The object of the present invention is to create a testing method capable of sure and quick detection of the defects of liquid crystal display base plates of the active matrix type prior to the assembly of liquid crystal panels, and to allow easy identification of the defects caused by ambiguous malfunctioning of each pixel element electrode.

BRIEF DESCRIPTION OF DRAWINGS

FIG. 1(a) is a diagram showing one example of the brightness status of the pixel element electrodes to be tested by the testing method of this invention;

FIG. 1(b) is a voltage distribution graph which corresponds to the pixel element electrodes shown in FIG. 1(a);

FIG. 2 is a configuration diagram which shows a construction outline of the main portion of one example testing instrument used in this invention;

FIG. 3 is an enlargement of an active matrix liquid crystal display base plate which is tested by said instrument;

FIG. 4 shows the construction of one example voltage application device;

FIG. 5 shows the overall configuration of said testing instrument;

FIG. 6 shows the internal construction of the testing head of said testing instrument;

FIG. 7 is a more detailed diagram of the testing head;

FIG. 8 is a flow chart showing one example of the operating procedure;

FIG. 9 shows a cross-section of a liquid crystal sheet without electric field applied;

FIG. 10 shows a cross-section of a liquid crystal sheet with an electric field applied;

FIG. 11(a) is a diagram showing the second example of the brightness of the pixel element electrode to be tested by the testing method of this invention;

FIG. 11(b) is a voltage distribution graph which corresponds to the pixel element electrode shown in FIG. 11(a);

FIG. 12(a) is a diagram showing the third example of the brightness of the pixel element electrode to be tested by the testing method of this invention;

FIG. 12(b) is a voltage distribution graph which corresponds to the pixel element electrode shown in FIG. 12(a);

FIG. 13(a) is a diagram showing the fourth example of the brightness of the pixel element electrode to be tested by the testing method of this invention;

FIG. 13(b) is a voltage distribution graph which corresponds to the pixel element electrode shown in FIG. 13(a); and

FIG. 14 is a flow chart for testing the brightness of the pixel element electrode.

DESCRIPTION OF A PREFERRED EMBODIMENT

FIG. 1(a) and 1(b) show a comparison between the brightness of the pixel element electrodes of a liquid crystal display base plate and the voltage distribution thereof, which have been obtained by application of this invention. To obtain the voltage distribution indicated in FIG. 1(b), a testing instrument as outlined in FIG. 2 is used. The testing instrument comprises lighting device A with light source 1 to emit scanning light. Light guide B directs the light emitted by lighting device A. Detecting device C with electro-optical element 2 into which the detecting beam from light guide B enters, is followed by imaging device D with photo-receiver 3 to receive the light reflected by electro-optical element 2. Monitor 4 is connected to photo-receiver 3. Detecting device C is constructed so that liquid crystal display base plate 5 of the active matrix type, or the like can be placed facing electro-optical element 2.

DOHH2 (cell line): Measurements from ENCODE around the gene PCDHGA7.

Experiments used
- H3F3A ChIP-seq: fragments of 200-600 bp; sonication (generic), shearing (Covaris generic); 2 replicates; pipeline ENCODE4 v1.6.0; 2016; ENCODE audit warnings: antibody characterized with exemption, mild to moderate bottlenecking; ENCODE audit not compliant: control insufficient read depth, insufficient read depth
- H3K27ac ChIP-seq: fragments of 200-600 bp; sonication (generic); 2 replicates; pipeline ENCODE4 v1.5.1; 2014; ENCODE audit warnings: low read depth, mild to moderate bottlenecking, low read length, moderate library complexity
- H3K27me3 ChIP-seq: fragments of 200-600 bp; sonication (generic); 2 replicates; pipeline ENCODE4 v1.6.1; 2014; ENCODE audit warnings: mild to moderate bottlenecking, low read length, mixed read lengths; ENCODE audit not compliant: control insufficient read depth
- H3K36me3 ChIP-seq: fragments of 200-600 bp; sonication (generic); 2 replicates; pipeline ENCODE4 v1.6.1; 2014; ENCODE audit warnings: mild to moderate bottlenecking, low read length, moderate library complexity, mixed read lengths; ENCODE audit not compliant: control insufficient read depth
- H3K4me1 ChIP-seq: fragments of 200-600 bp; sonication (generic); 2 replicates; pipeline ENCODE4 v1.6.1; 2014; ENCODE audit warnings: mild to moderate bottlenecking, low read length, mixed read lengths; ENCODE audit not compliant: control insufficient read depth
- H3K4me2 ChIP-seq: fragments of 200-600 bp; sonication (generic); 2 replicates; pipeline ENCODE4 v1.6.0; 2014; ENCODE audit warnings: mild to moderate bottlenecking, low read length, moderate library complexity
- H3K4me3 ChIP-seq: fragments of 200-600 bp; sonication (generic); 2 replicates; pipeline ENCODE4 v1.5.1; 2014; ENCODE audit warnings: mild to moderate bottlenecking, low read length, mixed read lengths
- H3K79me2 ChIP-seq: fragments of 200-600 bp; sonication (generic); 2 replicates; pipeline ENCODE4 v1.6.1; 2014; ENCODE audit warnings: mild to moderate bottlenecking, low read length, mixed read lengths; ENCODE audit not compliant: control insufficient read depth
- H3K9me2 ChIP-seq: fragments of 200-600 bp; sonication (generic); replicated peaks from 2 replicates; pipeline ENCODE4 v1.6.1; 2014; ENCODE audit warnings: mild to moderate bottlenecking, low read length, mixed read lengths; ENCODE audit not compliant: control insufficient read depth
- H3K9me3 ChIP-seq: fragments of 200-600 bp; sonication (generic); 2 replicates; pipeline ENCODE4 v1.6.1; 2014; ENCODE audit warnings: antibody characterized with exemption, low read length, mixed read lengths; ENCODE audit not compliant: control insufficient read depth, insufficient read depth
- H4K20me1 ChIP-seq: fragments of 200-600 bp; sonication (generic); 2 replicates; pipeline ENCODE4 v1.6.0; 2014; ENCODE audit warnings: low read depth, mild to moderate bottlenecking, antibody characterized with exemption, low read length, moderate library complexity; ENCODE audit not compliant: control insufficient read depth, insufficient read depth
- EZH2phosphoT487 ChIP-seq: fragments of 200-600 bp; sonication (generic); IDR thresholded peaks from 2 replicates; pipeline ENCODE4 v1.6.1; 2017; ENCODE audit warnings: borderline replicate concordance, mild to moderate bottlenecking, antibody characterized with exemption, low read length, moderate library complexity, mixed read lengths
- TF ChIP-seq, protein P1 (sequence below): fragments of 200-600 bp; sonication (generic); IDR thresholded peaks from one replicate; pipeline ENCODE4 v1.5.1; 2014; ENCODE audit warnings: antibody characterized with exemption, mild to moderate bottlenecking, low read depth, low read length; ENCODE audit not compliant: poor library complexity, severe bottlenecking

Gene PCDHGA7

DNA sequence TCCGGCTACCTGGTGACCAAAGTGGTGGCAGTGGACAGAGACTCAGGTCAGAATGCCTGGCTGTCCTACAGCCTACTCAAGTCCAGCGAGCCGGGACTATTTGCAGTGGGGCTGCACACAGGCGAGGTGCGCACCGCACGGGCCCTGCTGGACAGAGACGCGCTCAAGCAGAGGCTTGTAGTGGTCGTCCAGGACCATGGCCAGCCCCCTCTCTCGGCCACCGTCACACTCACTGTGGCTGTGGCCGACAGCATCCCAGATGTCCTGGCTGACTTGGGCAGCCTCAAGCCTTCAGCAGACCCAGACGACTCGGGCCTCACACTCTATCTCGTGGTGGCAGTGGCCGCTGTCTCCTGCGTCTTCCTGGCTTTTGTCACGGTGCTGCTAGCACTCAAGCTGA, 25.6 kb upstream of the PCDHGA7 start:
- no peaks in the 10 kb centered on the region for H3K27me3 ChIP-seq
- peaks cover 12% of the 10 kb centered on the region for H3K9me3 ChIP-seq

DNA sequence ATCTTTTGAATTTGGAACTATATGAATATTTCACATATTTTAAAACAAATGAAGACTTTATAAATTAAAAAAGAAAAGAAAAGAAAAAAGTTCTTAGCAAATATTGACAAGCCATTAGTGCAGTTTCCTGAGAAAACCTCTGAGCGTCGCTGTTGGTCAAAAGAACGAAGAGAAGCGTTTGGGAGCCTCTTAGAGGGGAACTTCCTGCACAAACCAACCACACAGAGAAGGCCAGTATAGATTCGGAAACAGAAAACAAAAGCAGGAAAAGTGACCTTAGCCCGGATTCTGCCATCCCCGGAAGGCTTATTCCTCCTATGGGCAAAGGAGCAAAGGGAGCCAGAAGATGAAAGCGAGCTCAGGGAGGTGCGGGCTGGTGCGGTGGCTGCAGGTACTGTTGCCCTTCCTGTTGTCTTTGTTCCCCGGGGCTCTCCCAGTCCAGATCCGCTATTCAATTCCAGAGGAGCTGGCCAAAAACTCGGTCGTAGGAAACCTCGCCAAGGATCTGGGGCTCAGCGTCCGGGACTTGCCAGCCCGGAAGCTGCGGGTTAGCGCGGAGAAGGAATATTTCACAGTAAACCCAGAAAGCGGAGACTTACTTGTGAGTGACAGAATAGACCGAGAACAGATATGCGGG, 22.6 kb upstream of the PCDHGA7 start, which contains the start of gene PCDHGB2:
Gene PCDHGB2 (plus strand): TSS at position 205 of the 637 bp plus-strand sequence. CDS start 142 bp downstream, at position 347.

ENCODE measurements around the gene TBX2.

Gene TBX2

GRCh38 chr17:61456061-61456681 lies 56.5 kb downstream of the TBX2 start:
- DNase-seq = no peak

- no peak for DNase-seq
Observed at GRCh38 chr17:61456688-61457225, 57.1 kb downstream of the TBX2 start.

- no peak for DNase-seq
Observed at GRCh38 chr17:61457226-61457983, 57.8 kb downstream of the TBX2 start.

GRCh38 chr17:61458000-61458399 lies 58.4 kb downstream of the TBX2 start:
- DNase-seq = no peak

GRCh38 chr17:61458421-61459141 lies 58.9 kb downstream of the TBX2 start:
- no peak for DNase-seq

Liquid crystal display base plate 5 is a well known product used for liquid crystal display panels. As shown in FIG. 3, liquid crystal display base plate 5 comprises multiple source leads 10 for sending the data signals and multiple gate leads 11 for sending the scanning signals, both of which are formed in lines on the base plate. Pixel element electrodes 13 are arranged therebetween with connection to source leads 10 and gate leads 11 via switching elements 14 (thin layer transistors).

Many different configurations of the leads, pixel element electrodes, and switching elements of liquid crystal display base plate 5 are known. Any configuration can be applied to the method of this invention, and therefore the configuration or structure of the liquid crystal display base plate is not restricted.

In FIG. 3, number 15 indicates a shorting bar (short-circuit electrode) connected to source leads 10. Number 16 indicates a shorting bar (short-circuit electrode) connected to gate leads 11. Shorting bars 15 and 16 are present at the time of the manufacturing stage of liquid crystal display base plate 5, but are cut and removed upon manufacture of liquid crystal display base plate 5 and during the subsequent processes, including the placement of transparent base plates on the liquid crystal display base plates, and the production of liquid crystal display panels by way of sealing liquid crystal in between.

Shorting bars 15 and 16 are installed to prevent static electricity from adversely affecting the thin film transistors. The testing method of this invention is applicable even if actual drivers are installed instead of the shorting bars.